In dramatization of evil, Frank Tannenbaum, among distinguished sociologists, explains how a criminal is made and what causes criminal behavior. His conception led to the development of the symbolic interactionism and labeling theory used in social psychology.
Frank Tannenbaum: The Making of a Convict Criminologist -
Matthew G. Yeager
In 1914, he served a year on Blackwells Island (New York City) for labor disturbances involving a group of 200 unemployed and hungry men on the lower west side of Manhattan. At that time, Tannenbaum, who was only 21, was a fledgling member of the International Workers of the World (IWW).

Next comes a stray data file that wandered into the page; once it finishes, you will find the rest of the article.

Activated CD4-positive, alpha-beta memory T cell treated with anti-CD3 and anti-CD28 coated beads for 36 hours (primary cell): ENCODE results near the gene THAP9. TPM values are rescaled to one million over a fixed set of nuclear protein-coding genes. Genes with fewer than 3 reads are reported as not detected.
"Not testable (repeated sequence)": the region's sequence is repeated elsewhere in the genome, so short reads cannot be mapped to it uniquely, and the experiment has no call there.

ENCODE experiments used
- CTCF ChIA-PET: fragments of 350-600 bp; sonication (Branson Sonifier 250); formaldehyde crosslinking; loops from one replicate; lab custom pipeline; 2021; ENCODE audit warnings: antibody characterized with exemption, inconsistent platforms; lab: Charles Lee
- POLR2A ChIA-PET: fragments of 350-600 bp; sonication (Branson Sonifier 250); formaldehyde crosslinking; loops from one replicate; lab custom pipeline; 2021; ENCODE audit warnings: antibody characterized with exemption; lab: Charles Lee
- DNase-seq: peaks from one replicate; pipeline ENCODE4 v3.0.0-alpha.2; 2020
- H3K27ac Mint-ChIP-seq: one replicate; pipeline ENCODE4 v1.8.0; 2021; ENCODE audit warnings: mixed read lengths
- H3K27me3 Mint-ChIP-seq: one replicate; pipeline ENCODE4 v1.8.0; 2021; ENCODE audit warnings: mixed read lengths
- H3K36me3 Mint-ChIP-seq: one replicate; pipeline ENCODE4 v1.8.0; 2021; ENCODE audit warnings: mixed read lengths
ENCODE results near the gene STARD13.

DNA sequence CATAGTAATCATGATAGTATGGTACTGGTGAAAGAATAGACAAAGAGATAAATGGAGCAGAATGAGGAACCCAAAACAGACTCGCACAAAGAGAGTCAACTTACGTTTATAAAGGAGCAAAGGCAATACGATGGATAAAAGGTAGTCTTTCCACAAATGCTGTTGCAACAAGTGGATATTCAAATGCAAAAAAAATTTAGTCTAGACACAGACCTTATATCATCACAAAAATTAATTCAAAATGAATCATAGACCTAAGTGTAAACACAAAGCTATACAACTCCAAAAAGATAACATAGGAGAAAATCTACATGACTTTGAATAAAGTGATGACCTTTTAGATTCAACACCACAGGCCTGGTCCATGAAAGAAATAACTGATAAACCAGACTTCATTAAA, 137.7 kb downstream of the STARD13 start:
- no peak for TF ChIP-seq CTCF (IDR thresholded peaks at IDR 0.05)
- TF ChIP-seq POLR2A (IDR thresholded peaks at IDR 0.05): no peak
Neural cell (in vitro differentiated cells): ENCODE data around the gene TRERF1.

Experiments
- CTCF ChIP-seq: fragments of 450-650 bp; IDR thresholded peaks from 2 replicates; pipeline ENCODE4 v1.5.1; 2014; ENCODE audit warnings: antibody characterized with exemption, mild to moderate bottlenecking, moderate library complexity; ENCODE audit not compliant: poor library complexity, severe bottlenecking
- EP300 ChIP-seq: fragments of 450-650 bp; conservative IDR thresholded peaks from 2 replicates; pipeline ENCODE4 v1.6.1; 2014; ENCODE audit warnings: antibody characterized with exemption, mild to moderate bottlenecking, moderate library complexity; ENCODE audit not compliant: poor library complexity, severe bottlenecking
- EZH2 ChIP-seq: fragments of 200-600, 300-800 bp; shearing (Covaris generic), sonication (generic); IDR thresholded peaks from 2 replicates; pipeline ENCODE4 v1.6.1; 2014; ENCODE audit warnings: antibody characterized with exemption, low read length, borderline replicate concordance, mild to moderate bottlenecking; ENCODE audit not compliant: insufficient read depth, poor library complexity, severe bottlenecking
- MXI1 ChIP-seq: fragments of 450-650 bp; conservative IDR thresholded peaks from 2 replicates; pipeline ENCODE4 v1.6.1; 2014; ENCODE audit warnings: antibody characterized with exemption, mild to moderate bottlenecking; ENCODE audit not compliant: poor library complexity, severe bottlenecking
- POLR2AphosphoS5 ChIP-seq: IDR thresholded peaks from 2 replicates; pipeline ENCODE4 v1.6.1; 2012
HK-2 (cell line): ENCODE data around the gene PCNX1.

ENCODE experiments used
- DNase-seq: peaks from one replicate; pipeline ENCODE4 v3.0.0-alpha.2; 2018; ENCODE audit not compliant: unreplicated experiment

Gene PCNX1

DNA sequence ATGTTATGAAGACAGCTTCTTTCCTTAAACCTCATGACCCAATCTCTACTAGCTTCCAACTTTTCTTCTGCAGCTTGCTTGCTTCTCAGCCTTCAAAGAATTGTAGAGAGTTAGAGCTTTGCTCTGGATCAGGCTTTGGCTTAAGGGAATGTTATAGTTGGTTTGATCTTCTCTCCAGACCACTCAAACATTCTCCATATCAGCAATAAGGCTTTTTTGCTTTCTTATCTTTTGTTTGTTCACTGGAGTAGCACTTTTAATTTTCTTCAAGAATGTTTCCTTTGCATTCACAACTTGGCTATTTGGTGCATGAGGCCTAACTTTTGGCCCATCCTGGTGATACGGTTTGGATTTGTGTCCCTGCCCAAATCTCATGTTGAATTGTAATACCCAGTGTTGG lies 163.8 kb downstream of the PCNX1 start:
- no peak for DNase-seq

In 1922, Tannenbaum published Wall Shadows (Tannenbaum, 1922b) on his experiences with the American penal system. He served as the official reporter to the Wickersham Commissions study on Penal Institutions, Probation and Parole (Volume 9) in 1931. Two years later, he published a biography on prison reformer Thomas Mott Osborne, a former warden of Sing Sing prison. This article discusses the career of Frank Tannenbaum as an early American convict criminologist, focusing on his personal papers in the custody of the Butler Library at Columbia University.